And he - - - - - - - - - and the - - - the - - - - the - - - - - - -.
The following is the same text with only the six commonest words omitted:
- - said, there was a man who had two sons - - younger said to – father, Father, give me – share of property that falls to me.
The second version is clear if inelegant, and is readily identifiable as the start of the parable of the Prodigal Son in the RSV (Luke 15.11-12). It is these fifteen rarer words that give interest and meaning to the passage; the other seven of the twenty-two words only help to provide a framework. The frequent use of these filler words means that they tend to become habitual in use, and so a good subject for stylistic studies. (Drawn from Paul, The Man and the Myth, p. 45)
The need for controls
If habitual stylistic devices are to be used as a test for authorship, then it needs to be shown (1) that they are habitual for writers of Greek prose, (2) that each writer has a distinctively characteristic pattern, (3) that that pattern remains stable over a wide range of time, and (4) the sample size (how long a passage?) for reliably determining this pattern has to be established.
To these ends A. Q. Morton and others have investigated various characteristics for: Herodotus, Thucydides, Plato, Philo, Diodorus Siculus, Lysias, Demosthenes, Isocrates, and Clement of Alexandria among others.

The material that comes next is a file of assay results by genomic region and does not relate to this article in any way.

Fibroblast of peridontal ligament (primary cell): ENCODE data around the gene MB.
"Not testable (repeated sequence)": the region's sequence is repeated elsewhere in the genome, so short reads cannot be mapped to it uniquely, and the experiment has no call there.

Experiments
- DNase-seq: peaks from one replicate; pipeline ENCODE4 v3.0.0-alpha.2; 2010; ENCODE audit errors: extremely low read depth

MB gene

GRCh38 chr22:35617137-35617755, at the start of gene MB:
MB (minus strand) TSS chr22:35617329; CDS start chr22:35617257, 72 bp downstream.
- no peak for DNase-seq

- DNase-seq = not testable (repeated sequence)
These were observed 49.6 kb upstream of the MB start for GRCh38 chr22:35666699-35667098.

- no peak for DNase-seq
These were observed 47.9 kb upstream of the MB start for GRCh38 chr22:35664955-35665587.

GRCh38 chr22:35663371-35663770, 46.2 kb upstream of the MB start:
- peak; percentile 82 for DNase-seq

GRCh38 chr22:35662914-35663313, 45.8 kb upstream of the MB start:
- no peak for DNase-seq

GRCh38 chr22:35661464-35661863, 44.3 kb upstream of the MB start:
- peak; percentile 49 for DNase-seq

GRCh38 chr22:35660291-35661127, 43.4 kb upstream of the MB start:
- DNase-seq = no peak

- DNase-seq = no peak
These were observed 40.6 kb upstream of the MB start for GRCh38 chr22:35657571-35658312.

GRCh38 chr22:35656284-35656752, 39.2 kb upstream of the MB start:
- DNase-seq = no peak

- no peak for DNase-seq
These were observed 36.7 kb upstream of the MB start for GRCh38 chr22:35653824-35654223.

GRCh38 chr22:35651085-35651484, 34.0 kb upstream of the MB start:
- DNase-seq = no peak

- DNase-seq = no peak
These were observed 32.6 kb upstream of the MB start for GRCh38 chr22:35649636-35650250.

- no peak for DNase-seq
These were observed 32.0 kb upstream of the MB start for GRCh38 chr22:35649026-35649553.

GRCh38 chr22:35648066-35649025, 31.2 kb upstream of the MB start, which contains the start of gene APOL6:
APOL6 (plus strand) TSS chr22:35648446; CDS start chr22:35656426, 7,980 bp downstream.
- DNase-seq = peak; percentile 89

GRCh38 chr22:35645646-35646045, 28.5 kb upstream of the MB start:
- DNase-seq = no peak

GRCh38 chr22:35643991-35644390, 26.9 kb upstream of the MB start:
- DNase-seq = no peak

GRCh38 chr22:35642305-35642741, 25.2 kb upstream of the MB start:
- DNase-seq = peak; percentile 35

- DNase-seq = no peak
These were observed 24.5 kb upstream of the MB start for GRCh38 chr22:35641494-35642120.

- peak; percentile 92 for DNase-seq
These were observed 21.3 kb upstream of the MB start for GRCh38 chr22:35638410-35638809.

The results of this work show that the material must be homogeneous prose, without dialogue or commentary (such as a biblical commentary) or a long string of quotations. Morton’s basic approach is to take Galatians as being by Paul, and then seeing how well the other letters match its characteristics by means of various ‘closeness of fit’ tests, among which is the so-called "Chi-Square Test", but he also uses many other more sophisticated tests as well.
The letters he is able to check by these means are all the letters except 2 Thessalonians, Titus and Philemon, which are too short to provide reliable samples.
|Group 1:||Romans, 1 & 2 Corinthians, & Galatians, with anomalies in the first samples (150 sentences) of both Romans and 2 Corinthians.|
|Group 2:||Philippians, Colossians, 1 & 2 Thessalonians, and Pastorals|